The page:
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U.S. Supreme Court

US Supreme Court rules Idaho to enforce gender care ban

House Bill 71 signed in 2023



U.S. Supreme Court (Washington Blade photo by Michael Key)

BY MIA MALDONADO | The U.S. Supreme Court has allowed Idaho to enforce House Bill 71, a law banning Idaho youth from receiving gender-affirming care medications and surgeries.

In an opinion issued Monday, the U.S. Supreme Court granted the state of Idaho’s request to stay the preliminary injunction, which blocked the law from taking effect. This means the preliminary injunction now only applies to the plaintiffs involved in Poe v. Labrador — a lawsuit brought on by the families of two transgender teens in Idaho who seek gender-affirming care. 

Monday’s Supreme Court decision enforces the gender-affirming care ban for all other trans youth in Idaho as the lawsuit remains ongoing in the Ninth Circuit Court of Appeals.

Idaho Attorney General Raúl Labrador
Idaho Attorney General Raúl Labrador gives a speech at the Idaho GOP election night watch party at the Grove Hotel in Boise, Idaho, on Nov. 8, 2022. (Otto Kitsinger for Idaho Capital Sun)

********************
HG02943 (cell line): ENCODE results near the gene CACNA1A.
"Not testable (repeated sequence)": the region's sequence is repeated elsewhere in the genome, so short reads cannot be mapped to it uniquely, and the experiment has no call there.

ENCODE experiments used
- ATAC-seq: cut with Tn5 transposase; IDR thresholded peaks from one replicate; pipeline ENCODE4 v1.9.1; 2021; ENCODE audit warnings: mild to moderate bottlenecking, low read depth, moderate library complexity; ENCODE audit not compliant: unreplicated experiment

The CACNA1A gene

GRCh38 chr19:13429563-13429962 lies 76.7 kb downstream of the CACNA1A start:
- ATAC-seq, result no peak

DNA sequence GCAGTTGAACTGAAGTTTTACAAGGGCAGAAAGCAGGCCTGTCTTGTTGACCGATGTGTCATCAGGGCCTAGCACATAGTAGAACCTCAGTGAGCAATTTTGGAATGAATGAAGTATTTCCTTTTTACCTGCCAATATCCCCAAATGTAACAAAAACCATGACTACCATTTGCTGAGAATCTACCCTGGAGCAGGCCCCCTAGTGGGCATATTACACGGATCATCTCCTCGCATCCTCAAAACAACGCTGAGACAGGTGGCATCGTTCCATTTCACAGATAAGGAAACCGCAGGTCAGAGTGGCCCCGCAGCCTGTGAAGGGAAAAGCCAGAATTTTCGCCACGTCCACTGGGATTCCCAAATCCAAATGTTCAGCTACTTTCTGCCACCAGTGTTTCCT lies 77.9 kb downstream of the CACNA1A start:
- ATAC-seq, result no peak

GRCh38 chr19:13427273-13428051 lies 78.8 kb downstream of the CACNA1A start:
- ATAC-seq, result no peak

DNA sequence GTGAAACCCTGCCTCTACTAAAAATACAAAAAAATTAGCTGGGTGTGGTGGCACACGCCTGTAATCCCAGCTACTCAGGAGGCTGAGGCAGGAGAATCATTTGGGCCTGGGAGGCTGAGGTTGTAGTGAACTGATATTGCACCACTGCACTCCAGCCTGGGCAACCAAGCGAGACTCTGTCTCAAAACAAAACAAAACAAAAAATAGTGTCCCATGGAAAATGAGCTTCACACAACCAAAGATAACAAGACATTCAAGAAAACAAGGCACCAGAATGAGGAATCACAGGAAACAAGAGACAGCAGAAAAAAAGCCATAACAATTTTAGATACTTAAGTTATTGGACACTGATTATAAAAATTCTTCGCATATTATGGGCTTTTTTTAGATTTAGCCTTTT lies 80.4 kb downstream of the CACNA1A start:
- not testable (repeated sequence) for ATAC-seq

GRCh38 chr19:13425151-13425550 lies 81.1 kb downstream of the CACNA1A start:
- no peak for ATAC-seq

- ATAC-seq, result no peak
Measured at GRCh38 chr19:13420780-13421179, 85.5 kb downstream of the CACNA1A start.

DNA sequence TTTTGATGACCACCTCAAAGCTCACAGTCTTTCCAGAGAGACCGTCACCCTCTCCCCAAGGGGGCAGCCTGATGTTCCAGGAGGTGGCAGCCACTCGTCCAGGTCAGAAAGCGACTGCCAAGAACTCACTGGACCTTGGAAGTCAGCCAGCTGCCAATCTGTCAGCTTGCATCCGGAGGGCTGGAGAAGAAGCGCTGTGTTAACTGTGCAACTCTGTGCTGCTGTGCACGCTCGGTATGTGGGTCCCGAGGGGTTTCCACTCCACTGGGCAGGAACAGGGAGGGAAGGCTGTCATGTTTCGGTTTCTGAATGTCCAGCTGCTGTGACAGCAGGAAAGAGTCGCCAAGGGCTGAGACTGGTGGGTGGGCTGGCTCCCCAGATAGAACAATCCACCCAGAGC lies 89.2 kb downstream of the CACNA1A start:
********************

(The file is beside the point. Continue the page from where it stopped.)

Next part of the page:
The American Civil Liberties Union and the ACLU of Idaho, both of whom represent the plaintiffs, said in a press release Monday that the ruling “does not touch upon the constitutionality” of HB 71. The groups called Monday’s ruling an “awful result” for trans Idaho youth and their families.

“Today’s ruling allows the state to shut down the care that thousands of families rely on while sowing further confusion and disruption,” the organizations said in the press release. “Nonetheless, today’s result only leaves us all the more determined to defeat this law in the courts entirely, making Idaho a safer state to raise every family.”

Idaho Attorney General Raúl Labrador in a press release said the state has a duty to protect and support all children, and that he is proud of the state’s legal stance.